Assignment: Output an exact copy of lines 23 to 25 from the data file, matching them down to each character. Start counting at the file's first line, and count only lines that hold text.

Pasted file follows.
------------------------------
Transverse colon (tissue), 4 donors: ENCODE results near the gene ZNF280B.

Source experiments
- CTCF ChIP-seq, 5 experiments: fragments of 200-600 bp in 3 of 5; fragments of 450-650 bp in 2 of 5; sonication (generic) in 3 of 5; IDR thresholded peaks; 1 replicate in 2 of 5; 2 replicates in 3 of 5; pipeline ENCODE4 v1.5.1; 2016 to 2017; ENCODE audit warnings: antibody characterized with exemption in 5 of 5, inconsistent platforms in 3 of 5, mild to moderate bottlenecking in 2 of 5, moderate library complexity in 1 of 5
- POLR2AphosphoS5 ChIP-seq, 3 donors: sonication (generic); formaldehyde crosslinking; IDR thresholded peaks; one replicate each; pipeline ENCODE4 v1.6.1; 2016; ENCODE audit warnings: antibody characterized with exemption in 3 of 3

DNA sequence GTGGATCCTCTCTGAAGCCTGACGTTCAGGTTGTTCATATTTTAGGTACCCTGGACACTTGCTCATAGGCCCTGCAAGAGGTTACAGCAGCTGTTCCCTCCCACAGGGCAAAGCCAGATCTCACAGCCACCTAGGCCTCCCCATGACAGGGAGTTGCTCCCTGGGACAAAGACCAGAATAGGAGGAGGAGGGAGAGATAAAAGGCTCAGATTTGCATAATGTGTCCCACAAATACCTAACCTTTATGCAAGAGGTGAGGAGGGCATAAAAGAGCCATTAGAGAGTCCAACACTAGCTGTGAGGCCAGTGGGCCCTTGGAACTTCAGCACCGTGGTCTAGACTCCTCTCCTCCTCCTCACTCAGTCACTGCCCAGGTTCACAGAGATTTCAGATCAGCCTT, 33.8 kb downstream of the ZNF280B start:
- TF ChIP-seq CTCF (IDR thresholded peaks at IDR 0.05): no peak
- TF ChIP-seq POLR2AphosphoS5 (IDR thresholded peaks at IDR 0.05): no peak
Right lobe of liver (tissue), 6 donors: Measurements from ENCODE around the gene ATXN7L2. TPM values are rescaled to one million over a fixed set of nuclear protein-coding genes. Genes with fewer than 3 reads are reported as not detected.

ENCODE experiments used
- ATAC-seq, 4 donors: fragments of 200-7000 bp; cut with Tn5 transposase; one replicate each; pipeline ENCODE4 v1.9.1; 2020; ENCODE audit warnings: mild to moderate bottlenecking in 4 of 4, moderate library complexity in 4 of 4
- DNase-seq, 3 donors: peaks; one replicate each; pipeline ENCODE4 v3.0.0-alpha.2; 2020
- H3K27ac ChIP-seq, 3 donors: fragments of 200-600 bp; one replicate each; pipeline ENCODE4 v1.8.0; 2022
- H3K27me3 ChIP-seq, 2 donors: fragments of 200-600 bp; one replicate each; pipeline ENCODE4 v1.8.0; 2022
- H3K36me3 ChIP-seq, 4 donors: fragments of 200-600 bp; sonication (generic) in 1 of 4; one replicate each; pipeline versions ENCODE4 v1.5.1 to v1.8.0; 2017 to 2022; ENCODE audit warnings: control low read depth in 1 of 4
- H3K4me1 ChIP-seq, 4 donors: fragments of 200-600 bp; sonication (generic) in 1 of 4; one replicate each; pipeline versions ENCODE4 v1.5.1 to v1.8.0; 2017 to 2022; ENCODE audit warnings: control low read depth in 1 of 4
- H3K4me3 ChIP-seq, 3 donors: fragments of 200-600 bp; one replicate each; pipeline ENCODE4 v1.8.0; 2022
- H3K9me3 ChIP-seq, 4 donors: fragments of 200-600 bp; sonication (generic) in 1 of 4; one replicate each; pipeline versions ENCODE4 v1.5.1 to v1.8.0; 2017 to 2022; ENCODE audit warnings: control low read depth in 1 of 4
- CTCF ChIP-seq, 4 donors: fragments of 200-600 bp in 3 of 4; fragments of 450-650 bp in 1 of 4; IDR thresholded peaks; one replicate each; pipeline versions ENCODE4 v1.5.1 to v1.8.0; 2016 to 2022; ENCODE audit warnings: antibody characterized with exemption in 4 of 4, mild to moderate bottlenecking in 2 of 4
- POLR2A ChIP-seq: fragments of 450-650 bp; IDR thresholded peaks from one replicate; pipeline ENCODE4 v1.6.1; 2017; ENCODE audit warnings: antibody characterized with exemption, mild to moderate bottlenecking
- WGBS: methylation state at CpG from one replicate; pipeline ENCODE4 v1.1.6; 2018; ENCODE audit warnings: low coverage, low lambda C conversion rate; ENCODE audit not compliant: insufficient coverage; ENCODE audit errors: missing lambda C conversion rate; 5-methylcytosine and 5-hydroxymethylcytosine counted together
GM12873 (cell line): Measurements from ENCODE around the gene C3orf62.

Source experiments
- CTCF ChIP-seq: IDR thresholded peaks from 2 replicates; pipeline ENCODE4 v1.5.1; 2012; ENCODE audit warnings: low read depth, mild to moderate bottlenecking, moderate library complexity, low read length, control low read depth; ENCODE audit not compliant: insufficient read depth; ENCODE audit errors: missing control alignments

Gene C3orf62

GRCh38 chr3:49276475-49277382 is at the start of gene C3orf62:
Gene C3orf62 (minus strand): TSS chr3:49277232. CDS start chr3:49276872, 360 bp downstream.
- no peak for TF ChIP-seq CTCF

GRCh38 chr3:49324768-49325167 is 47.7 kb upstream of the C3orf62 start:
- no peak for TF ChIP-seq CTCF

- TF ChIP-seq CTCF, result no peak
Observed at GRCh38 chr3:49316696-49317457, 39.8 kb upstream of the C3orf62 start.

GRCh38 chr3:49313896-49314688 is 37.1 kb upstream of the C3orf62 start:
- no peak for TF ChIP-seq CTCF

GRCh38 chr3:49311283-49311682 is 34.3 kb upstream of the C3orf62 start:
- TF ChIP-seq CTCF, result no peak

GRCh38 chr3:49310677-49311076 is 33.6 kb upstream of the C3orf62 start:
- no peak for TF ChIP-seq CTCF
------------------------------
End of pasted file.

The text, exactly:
- CTCF ChIP-seq: IDR thresholded peaks from 2 replicates; pipeline ENCODE4 v1.5.1; 2012; ENCODE audit warnings: low read depth, mild to moderate bottlenecking, moderate library complexity, low read length, control low read depth; ENCODE audit not compliant: insufficient read depth; ENCODE audit errors: missing control alignments

Gene C3orf62

GRCh38 chr3:49276475-49277382 is at the start of gene C3orf62: